University of Arizona: Muslim killed prof he thought was Jewish, antisemitic aspects of killing were downplayed
By Jihad Watch
In this article about how the antisemitic aspects of the killing were denied or downplayed, the far-Left Forward doesn’t dare consider the question of what made Murad Dervish so violently antisemitic. That kind of investigation might end up being “Islamophobic.” Can’t have that.
by Arno Rosenfeld, Forward, February 15, 2023:
Here are some facts. On Yom Kippur, a former University of Arizona graduate student named Murad Dervish stormed into the earth sciences building on campus. Dervish believed Thomas Meixner, the hydrology department head, was leading a Jewish conspiracy against him. “Kikes should not be allowed to exist anywhere, ever,” Dervish had previously told one faculty member. Dervish allegedly shot and killed Meixner. It was the only such murder in 2022, a year full of antisemitism. It escaped widespread attention until after Thanksgiving.
But there are other facts, too. Meixner wasn’t Jewish. Dervish’s original grievance was over a bad grade. The 46-year-old had a long history of violence, including against his parents, and scared some faculty to the point they had avoided campus. His antisemitism didn’t become public until weeks after the murder, when it was revealed alongside a tirade against Asians. And the national spotlight that Jewish groups eventually shined on the Tucson school? Some local Jews say it made things worse.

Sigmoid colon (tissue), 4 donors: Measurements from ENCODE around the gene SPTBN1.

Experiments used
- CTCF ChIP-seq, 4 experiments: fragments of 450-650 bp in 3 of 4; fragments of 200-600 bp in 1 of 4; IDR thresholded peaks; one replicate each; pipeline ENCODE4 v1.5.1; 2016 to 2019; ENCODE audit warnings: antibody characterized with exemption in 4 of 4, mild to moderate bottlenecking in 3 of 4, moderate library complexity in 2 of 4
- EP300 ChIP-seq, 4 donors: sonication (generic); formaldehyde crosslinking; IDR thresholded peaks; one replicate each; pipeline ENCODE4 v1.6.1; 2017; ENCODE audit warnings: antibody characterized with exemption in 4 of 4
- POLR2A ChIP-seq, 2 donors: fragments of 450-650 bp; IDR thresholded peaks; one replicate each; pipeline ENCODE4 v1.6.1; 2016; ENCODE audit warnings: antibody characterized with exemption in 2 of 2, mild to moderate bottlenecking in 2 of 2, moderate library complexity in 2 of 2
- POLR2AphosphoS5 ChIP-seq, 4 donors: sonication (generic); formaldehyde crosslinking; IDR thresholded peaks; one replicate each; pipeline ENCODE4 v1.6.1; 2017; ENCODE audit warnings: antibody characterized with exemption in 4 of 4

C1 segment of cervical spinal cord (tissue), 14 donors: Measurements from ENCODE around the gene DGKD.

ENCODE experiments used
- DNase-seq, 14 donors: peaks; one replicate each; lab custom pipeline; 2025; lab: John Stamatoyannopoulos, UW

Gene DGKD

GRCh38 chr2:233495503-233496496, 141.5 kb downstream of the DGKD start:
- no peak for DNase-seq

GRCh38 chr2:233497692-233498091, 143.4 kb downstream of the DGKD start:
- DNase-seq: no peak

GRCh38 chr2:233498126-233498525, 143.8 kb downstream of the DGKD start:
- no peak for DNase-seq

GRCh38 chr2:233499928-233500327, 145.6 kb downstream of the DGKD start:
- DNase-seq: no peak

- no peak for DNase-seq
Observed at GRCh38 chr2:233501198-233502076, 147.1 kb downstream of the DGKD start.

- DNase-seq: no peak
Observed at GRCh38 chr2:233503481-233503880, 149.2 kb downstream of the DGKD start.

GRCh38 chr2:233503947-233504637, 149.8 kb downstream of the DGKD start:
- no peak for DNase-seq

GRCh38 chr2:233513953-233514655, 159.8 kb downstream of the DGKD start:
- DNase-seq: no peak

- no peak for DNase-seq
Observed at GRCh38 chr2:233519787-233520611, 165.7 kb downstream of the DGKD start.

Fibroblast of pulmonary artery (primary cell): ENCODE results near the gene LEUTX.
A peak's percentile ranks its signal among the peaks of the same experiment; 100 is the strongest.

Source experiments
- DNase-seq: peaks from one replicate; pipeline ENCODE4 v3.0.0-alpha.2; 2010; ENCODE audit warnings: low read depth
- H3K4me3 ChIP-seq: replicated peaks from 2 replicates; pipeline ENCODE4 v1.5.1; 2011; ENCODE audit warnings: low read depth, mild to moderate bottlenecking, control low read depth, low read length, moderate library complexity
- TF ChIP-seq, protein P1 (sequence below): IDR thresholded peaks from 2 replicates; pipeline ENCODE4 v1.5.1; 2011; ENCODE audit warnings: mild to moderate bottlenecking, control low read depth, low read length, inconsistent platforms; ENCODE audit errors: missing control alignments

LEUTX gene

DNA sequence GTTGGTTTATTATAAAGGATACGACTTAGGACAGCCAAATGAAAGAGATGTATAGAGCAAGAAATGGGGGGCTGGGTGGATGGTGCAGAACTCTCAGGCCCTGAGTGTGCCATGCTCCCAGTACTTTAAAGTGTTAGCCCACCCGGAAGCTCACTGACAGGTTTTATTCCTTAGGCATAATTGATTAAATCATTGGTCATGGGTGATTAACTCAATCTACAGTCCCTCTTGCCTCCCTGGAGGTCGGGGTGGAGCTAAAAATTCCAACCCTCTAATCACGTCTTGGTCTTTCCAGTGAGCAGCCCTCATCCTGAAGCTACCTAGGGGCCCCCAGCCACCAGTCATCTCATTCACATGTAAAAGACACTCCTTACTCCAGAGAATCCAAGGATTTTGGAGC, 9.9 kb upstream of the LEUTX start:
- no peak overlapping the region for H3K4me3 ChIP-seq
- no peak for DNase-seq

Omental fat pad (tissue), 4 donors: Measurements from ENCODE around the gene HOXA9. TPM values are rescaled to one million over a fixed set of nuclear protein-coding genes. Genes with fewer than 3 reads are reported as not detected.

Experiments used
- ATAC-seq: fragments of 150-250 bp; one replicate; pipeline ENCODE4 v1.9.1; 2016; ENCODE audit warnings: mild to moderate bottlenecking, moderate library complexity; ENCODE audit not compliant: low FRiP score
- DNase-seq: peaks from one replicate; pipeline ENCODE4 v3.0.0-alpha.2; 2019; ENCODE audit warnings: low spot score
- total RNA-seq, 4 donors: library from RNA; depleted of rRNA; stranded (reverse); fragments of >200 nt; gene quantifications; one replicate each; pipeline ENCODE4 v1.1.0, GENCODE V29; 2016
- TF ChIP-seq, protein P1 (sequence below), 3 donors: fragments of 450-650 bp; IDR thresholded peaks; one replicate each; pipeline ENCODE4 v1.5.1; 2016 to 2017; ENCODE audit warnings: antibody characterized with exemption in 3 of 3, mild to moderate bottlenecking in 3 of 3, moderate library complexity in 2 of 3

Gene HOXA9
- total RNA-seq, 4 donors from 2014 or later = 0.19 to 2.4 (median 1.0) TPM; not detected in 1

Many outside the region came to see the murder of Meixner, a beloved teacher and father of four, as a blatant act of antisemitism. It landed on the Simon Wiesenthal Center’s list of worst antisemitic incidents of the year, and was widely covered by Jewish media in the United States and Israel. It required — and received — a Jewish response. Yet many Jews on campus saw something more layered and grew frustrated when outsiders began to publicize the case without acknowledging its complexity.
Abigail Simon, a Jewish engineering student, noted that the story went national at a time when Jews are increasingly nervous about antisemitism on campus, and surmised that they might draw conclusions about fresh incidents without much thought.
“I hate to make it seem like people were jumping on a bandwagon,” Simon said. “But I think it was just another drop in the bucket that, ‘Oh, there was a murder on campus,’ and, ‘Oh, the shooter was antisemitic.’”